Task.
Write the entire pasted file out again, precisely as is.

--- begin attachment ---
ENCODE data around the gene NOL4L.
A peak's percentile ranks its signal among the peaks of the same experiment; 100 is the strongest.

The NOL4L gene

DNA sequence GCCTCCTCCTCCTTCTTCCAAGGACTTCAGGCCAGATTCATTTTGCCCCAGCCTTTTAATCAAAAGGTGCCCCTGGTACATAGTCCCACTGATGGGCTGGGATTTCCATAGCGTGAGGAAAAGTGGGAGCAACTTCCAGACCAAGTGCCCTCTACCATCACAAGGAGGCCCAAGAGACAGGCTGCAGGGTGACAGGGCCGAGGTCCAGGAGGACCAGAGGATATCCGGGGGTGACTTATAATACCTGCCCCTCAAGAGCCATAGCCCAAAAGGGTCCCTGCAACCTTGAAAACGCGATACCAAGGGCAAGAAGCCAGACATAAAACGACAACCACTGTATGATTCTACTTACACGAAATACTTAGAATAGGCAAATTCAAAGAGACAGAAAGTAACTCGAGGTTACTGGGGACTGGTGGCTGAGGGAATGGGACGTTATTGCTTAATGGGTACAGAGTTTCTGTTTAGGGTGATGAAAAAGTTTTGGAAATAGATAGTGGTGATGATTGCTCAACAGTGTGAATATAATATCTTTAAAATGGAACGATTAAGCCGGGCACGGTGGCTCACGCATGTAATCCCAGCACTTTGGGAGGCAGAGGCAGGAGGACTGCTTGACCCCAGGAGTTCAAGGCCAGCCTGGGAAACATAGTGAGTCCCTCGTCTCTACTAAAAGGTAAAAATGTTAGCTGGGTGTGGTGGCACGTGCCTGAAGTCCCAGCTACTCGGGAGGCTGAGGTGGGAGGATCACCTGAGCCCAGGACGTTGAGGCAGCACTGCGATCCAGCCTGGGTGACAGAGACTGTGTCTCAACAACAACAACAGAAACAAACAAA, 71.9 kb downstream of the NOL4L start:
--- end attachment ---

ENCODE data around the gene NOL4L.
A peak's percentile ranks its signal among the peaks of the same experiment; 100 is the strongest.

The NOL4L gene

DNA sequence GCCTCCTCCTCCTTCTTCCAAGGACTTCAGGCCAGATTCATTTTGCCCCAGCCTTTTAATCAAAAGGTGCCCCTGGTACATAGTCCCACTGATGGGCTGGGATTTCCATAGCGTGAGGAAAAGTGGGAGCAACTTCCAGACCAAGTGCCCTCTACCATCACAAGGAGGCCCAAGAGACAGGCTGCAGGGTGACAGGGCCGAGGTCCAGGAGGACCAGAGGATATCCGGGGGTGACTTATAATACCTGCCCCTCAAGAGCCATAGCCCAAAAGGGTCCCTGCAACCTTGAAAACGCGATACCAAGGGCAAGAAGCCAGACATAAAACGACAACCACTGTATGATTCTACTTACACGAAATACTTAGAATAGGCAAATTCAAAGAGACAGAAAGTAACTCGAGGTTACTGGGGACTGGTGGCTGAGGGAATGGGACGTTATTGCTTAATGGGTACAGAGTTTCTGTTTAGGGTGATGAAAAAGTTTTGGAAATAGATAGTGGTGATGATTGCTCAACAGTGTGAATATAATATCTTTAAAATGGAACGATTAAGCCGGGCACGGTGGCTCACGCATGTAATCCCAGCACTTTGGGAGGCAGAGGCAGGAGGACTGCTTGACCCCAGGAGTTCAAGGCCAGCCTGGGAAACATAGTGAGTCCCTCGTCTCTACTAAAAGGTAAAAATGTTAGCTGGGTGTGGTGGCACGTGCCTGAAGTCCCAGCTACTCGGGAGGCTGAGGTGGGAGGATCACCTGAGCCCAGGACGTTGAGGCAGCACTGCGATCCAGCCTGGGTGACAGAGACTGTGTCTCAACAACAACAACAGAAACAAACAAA, 71.9 kb downstream of the NOL4L start: